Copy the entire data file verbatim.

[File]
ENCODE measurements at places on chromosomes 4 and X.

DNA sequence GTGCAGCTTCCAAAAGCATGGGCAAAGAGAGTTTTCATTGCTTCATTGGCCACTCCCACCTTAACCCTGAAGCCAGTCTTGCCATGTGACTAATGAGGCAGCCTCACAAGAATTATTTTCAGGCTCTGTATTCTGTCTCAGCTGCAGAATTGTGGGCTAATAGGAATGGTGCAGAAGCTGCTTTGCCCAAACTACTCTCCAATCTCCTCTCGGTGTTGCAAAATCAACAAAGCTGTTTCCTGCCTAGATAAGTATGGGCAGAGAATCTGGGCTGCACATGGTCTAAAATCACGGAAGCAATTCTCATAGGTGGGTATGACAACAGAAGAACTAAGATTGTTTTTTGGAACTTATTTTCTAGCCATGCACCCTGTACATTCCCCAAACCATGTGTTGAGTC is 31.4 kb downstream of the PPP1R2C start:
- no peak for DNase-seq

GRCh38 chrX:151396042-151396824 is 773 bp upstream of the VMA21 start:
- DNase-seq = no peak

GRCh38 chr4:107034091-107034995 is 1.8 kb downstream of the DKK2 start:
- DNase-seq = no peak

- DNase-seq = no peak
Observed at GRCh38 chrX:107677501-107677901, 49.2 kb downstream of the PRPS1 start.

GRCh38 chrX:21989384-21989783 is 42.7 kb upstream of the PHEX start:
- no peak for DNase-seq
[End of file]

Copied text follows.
ENCODE measurements at places on chromosomes 4 and X.

DNA sequence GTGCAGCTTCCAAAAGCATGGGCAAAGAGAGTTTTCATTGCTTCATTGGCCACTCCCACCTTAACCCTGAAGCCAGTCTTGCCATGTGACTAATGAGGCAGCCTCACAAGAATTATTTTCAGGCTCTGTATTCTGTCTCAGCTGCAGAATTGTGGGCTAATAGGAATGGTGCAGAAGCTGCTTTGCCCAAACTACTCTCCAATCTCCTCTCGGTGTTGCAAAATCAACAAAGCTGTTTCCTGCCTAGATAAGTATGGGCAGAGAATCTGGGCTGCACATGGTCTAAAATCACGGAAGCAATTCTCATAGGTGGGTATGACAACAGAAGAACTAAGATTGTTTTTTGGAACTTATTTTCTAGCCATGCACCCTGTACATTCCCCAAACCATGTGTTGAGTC is 31.4 kb downstream of the PPP1R2C start:
- no peak for DNase-seq

GRCh38 chrX:151396042-151396824 is 773 bp upstream of the VMA21 start:
- DNase-seq = no peak

GRCh38 chr4:107034091-107034995 is 1.8 kb downstream of the DKK2 start:
- DNase-seq = no peak

- DNase-seq = no peak
Observed at GRCh38 chrX:107677501-107677901, 49.2 kb downstream of the PRPS1 start.

GRCh38 chrX:21989384-21989783 is 42.7 kb upstream of the PHEX start:
- no peak for DNase-seq